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Santa Monica Police Seek $300,000 for Fingerprint Program

Santa Monica Real Estate Company, Roque and Mark

Pacific Park, Santa Monica Pier

Harding Larmore Kutcher & Kozal, LLP  law firm
Harding, Larmore
Kutcher & Kozal, LLP

Convention and Visitors Bureau Santa Monica

By Hector Gonzalez
Special to The Lookout

September 8, 2015 -- The days when fingerprinting suspects required messy ink and paper impressions of all four fingers and two thumbs are long gone.

Nowadays, police departments across the state rely on Live Scan, the California Department of Justice's (DOJ) national electronic fingerprint database, which uses digital technology to scan millions of prints annually and sends “RAP sheets” on the criminal histories of suspects to requesting agencies within hours, instead of days or weeks as it did only a few decades ago.

Santa Monica Police Department is among more than 45,000 police agencies that daily use Live Scan when “booking” suspects into custody and doing employee criminal background checks, but it's not free.

The DOJ bills the City monthly for the service, costing Santa Monica on average more than  $55,800 a year over the past three years, said a staff report recommending the City fund Live Scan services for the next five years for an amount not to exceed $300,000, or not more than $60,000 a year.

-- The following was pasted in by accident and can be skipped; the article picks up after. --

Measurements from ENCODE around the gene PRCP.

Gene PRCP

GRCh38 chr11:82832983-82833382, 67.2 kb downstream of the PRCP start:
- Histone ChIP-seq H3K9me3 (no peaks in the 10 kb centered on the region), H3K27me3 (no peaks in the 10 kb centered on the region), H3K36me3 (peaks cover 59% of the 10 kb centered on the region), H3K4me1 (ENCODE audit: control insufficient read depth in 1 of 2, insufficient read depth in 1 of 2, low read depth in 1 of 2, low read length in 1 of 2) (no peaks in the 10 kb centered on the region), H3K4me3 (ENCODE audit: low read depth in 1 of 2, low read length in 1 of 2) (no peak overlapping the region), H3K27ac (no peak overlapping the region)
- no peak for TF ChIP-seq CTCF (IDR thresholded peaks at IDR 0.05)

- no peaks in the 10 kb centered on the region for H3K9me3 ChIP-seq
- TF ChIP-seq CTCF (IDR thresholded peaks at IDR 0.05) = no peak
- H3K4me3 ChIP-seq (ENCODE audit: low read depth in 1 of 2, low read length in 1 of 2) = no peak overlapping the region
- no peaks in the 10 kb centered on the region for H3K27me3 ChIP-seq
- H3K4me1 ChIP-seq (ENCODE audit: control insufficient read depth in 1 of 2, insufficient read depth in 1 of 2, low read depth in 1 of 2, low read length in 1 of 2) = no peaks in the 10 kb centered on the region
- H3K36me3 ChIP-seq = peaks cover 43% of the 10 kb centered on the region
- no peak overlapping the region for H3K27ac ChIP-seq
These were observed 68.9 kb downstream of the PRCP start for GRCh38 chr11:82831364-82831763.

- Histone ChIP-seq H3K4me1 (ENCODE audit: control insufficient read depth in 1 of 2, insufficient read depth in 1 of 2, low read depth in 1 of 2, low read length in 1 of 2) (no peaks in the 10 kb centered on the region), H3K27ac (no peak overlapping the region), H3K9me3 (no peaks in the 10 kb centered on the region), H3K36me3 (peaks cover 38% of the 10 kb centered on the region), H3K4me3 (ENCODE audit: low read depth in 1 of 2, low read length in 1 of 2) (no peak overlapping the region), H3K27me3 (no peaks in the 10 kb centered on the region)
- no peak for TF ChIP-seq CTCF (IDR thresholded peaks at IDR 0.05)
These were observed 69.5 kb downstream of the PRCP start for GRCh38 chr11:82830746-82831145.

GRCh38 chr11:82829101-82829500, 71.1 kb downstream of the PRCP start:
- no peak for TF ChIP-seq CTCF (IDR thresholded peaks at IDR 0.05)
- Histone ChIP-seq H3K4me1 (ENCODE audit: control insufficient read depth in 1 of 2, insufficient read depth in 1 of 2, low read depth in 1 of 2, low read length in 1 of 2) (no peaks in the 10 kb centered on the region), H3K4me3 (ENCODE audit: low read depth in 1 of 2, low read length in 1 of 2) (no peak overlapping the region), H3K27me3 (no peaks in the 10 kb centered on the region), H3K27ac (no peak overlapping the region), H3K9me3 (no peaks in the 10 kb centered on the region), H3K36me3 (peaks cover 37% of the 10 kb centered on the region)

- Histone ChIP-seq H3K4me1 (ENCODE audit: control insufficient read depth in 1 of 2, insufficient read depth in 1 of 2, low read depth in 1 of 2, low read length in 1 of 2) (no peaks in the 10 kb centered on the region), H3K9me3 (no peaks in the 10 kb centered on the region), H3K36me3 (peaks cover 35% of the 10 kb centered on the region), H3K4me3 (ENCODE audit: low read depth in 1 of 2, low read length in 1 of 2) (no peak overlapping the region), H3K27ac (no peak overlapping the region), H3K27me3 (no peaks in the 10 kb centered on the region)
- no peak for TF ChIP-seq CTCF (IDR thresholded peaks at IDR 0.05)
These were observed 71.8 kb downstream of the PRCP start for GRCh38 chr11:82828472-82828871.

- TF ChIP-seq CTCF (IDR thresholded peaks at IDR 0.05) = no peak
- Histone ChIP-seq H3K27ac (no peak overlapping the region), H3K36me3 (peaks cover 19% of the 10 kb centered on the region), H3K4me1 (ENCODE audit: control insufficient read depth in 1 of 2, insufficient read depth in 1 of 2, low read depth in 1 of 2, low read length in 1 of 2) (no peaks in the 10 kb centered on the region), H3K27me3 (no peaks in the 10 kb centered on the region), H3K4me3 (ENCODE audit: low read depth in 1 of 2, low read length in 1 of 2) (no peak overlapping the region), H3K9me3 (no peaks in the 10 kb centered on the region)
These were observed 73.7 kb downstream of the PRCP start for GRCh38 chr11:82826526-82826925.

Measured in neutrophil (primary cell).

The recommendation is part of a list of consent calendar expenditures up for approval on the City Council's agenda for Wednesday night's meeting. Typically, consent calendar items are considered routine City business and are approved all at once in a single vote of the council.

In recommending continued funding for Live Scan, staff noted the City recoups some of the costs through fees charged by the Santa Monica Police Department for private background checks, including a “rolling” fee of $36.23, plus a processing fee of $32. If an FBI check in required, the SMPD adds an additional $17 fee, staff said.

Long ago, all fingerprints were required using a roller to spread lots of ink, and paper, but with Live Scan, a person being fingerprinted simply places their fingers on a glass, which electronically captures an image of their prints for comparison against DOJ criminal records.

The system annually processes approximately 2 million background checks in California and 1.2 million federal background checks, according to the DOJ's website.

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